25. The  Canon  of  Lysippos   Lysippos,  Apoxyomenos  (The  Scraper),  Roman

     Copy  of  a  Greek  Original,   Late  Classical,  4th  century  CE  
  26. Doryphoros,  5th  century  BCE.   Apoxyomenos,  4th  century  BCE.  

  27. Lysippos. Weary Herakles. Roman copy signed by Glykon of Athens

    after bronze original of c. 320 BCE. Lysippos. Man Scraping Himself (Apoxyomenos). Roman copy, after a bronze original of c.350-325 BCE. Praxiteles. Aphrodite of Knidos. Roman marble copy after original of c.350 BCE.
  28. Nike  of  Samothrace,  Sanctuary  of  the  Great  Gods,   Samothrace,

     HellenisGc,  c.  180  BCE    
  29. Nike  of  Samothrace,  Sanctuary  of  the  Great  Gods,   Samothrace,

     HellenisGc,  c.  180  BCE    
  30. Rome  

  31. ★Rome is known fundamentally as an urban civilization Model  of

     the  City  of  Imperial  Rome   Mosaic  of  the  Goddess   Roma,  1st-­‐2nd  Century  CE    
  32. Nîmes

  33. Pont du Gard, Nîmes (France). Late first century BCE. • 

     Aqueduct:  An  arGficial  channel  for  transporGng  water  from  a  distant  source   Water  
  34. Water Channel, Pont du Gard, Nîmes (France). Late first century

    BCE. 100  gallons  per  person   30  Miles  North   Channel  would  have  been  covered  to  prevent   heaGng  and  contaminaGon  
  35. Pont du Gard, Nîmes (France). Late first century BCE.

  36. Pont du Gard, Nîmes (France). Late first century BCE. Scaffolding

     used  for   construcGon  and  repair.  
  37. •  Voussoir: A wedge- shaped block used in the construction

    of an arch •  The central voussoir is the keystone
  38. The  distribuGon  of  weight  on  an  arcade.  

  39. Flavian  Ampitheater  72-­‐80  CE   Titus    79-­‐80  CE  

    Vespasian    69-­‐79  CE  
  40. None
  41. Doric Ionic Corinthian Flavian  Amphitheater  (Coliseum),  Rome,   72-­‐80  BCE.

        Engaged columns ★Engaged  columns  only  give  the  impression  of   support.    The  arcades  could  support  themselves.  
  42. Extensive  quarrying  of  the  façade.     Flavian  Amphitheater  (Coliseum),

     Rome,   72-­‐80  BCE.    
  43. Groin  Vault   Flavian  Amphitheater  (Coliseum),  Interior   Vaults,  Rome,

     72-­‐80  BCE.    
  44. Diagram of an arch Diagram of a barrel vault Vaults

     supported  the  seats  and  substructure  of   the  Coliseum.  
  45. Diagram of a barrel vault Diagram of a groin vault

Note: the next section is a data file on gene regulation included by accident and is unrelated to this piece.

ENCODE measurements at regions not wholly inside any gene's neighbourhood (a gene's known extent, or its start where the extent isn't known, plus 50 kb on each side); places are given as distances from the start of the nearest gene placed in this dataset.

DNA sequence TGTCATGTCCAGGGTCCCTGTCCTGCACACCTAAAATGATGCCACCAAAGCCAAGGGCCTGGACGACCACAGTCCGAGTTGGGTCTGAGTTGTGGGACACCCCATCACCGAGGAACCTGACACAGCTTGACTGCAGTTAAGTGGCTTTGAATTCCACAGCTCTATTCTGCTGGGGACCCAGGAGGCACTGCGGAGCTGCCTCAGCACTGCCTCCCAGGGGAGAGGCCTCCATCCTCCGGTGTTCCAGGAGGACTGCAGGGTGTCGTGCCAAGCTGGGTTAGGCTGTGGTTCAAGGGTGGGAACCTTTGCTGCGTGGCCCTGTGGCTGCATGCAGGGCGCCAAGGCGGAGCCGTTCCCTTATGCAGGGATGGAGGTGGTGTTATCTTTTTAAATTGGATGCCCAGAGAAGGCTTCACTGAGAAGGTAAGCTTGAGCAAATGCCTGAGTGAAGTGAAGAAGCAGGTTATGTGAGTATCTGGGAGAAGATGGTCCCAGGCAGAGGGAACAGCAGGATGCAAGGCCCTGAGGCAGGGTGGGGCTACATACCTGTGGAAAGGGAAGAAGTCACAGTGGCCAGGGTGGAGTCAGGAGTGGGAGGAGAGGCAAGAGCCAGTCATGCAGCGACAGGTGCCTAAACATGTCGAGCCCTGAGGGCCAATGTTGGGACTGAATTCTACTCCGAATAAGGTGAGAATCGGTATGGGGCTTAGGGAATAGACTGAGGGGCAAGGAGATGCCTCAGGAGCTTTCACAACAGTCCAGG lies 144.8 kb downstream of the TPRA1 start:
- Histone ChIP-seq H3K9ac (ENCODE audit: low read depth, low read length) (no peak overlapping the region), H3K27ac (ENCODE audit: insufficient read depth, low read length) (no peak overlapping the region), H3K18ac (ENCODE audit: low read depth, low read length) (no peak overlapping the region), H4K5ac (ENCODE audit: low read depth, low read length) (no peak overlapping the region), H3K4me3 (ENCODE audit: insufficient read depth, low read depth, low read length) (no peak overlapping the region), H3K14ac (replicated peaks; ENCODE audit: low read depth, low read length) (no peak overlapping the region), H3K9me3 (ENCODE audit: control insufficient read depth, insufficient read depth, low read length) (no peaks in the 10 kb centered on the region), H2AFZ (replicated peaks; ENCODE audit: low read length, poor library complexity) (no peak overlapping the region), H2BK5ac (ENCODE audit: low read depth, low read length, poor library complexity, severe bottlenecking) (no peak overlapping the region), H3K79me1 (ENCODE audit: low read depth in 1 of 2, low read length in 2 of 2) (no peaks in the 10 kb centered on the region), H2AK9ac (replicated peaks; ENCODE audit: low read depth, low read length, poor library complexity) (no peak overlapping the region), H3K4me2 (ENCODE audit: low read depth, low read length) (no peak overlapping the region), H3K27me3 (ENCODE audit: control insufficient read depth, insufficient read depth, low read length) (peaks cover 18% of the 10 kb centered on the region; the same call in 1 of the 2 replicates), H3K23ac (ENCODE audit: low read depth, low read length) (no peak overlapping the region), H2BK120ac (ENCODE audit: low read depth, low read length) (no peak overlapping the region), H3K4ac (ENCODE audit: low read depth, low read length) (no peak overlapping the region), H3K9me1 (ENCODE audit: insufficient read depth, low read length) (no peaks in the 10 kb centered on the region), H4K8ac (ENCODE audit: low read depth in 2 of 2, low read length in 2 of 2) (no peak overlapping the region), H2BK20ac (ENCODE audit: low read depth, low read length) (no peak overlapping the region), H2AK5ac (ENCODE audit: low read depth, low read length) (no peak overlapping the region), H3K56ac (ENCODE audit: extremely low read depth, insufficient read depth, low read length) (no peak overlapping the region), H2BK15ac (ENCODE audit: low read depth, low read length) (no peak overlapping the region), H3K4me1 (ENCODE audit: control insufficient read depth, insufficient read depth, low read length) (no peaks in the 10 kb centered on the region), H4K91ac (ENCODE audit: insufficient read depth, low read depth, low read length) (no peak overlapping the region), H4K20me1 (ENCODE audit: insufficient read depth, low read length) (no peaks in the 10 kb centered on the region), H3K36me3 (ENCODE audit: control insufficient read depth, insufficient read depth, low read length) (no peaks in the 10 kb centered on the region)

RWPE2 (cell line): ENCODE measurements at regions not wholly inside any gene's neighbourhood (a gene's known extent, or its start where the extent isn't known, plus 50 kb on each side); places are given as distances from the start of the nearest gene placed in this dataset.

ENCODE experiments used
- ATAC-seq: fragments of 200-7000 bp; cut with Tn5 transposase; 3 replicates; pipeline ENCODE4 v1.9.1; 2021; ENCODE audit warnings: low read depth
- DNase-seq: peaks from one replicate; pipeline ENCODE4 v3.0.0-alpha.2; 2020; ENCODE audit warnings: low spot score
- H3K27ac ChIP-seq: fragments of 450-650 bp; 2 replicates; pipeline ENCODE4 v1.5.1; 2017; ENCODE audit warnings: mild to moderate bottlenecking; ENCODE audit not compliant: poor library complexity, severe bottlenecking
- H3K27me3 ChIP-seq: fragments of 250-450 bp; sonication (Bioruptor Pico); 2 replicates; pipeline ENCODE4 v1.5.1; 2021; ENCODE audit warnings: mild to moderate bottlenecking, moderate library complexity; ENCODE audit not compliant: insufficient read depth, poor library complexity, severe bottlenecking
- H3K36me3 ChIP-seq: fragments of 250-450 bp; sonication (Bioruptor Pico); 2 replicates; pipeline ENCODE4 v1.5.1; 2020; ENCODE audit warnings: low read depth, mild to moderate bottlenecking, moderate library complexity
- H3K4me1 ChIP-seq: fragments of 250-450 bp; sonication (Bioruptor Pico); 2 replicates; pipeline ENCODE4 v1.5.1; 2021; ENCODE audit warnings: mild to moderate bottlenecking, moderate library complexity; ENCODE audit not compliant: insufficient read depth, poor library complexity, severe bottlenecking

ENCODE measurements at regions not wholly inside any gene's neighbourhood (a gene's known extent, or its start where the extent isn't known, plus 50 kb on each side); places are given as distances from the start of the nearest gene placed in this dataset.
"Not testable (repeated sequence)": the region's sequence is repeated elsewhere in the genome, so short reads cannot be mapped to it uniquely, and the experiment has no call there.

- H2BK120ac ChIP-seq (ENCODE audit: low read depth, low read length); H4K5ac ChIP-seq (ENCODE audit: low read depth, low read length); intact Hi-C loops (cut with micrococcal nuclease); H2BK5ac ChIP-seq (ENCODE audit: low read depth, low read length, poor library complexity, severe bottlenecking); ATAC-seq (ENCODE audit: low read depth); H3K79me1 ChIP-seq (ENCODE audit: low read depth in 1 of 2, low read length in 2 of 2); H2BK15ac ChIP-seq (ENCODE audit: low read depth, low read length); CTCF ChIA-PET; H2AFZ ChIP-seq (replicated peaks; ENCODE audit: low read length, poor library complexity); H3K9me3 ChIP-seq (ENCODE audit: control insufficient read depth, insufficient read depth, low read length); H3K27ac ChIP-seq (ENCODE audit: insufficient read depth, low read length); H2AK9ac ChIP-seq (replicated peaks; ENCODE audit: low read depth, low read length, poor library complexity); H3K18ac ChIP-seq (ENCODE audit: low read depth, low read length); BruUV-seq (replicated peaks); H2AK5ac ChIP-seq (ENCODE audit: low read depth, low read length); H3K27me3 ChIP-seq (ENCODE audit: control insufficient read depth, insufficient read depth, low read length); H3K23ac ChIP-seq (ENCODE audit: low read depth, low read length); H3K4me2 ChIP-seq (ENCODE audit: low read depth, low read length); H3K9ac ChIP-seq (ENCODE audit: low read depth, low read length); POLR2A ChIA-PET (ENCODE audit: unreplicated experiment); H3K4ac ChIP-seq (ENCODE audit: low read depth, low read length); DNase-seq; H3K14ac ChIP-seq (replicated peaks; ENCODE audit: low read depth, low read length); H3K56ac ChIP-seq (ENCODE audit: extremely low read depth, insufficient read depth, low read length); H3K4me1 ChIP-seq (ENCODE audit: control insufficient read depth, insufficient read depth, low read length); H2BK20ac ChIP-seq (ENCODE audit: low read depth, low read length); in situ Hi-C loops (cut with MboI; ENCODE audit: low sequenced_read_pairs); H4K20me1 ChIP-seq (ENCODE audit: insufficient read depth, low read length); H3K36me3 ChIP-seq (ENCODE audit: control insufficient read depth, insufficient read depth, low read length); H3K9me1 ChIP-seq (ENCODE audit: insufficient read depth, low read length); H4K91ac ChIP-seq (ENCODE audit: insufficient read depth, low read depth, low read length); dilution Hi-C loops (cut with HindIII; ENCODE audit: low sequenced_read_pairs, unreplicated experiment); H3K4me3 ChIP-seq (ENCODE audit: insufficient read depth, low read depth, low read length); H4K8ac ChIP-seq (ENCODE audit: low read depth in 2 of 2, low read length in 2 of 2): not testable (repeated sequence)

Groin  vaults  are  two  crossed  barrel  vaults.  
  46. Flavian  Amphitheater  (Colosseum)   ReconstrucGon,  Rome,  72-­‐80  BCE.    

  47. Inaugural festivities by Emperor Titus: 100 days, in which 9,000

    animals and 2,000 gladiators were killed. Flavian  Amphitheater  (Coliseum),  Rome,   72-­‐80  BCE.    
  48. Flavian  Amphitheater  (Coliseum),  Rome,   72-­‐80  BCE.    

  49. Gladiatorial  Entertainments,  “Zliten  Mosaic”,  Dar  Buc   Ammera  Villa,  Zliten,

     Libya,  c.  before  80  CE  
  50. Gladiatorial  Entertainments,  “Zliten  Mosaic”,  Dar  Buc   Ammera  Villa,  Zliten,

     Libya,  c.  before  80  CE   Musicians  and  Costumed  Performers  
  51. Gladiatorial  Entertainments,  “Zliten  Mosaic”,  Dar  Buc   Ammera  Villa,  Zliten,

     Libya,  c.  before  80  CE   Gladiator  vs.  Gladiator  
  52. Gladiatorial  Entertainments,  “Zliten  Mosaic”,  Dar  Buc   Ammera  Villa,  Zliten,

     Libya,  c.  before  80  CE   Gladiator  vs.  Beast  
  53. Gladiatorial  Entertainments,  “Zliten  Mosaic”,  Dar  Buc   Ammera  Villa,  Zliten,

     Libya,  c.  before  80  CE   Beast  vs.  Beast  
  54. Flavian  Amphitheater  (Coliseum),  Rome,   72-­‐80  BCE.     ★

    80  exits  to  accommodate  50,000  spectators    
  55. The  Pantheon   Hadrian    117-­‐138  CE    

  56. The  Pantheon   Pantheon  

  57. ★ Temple dedicated to all the gods (pan=all and theion=gods)

    pediment porch   dome   cylindrical     drum   The  Pantheon,  Rome,  c.  118-­‐125  CE.  
  58. Temple, perhaps dedicated to Portunus. In the Cattle Market, Rome.

    Late second century BCE. The  Pantheon,  Rome,  c.  118-­‐125  CE.  
  59. Oculus   Coffer   The  Pantheon,  Rome,  c.  118-­‐125  CE.

      ★ 143 feet ★60  feet   ★  20  feet  
  60. The  Pantheon,  Interior,  Rome,  c.   118-­‐125  CE.   ★Niches

     once  held  the  statues  of  gods,  but  were  replaced   by  saints    in  609  by  Pope  Boniface  IV.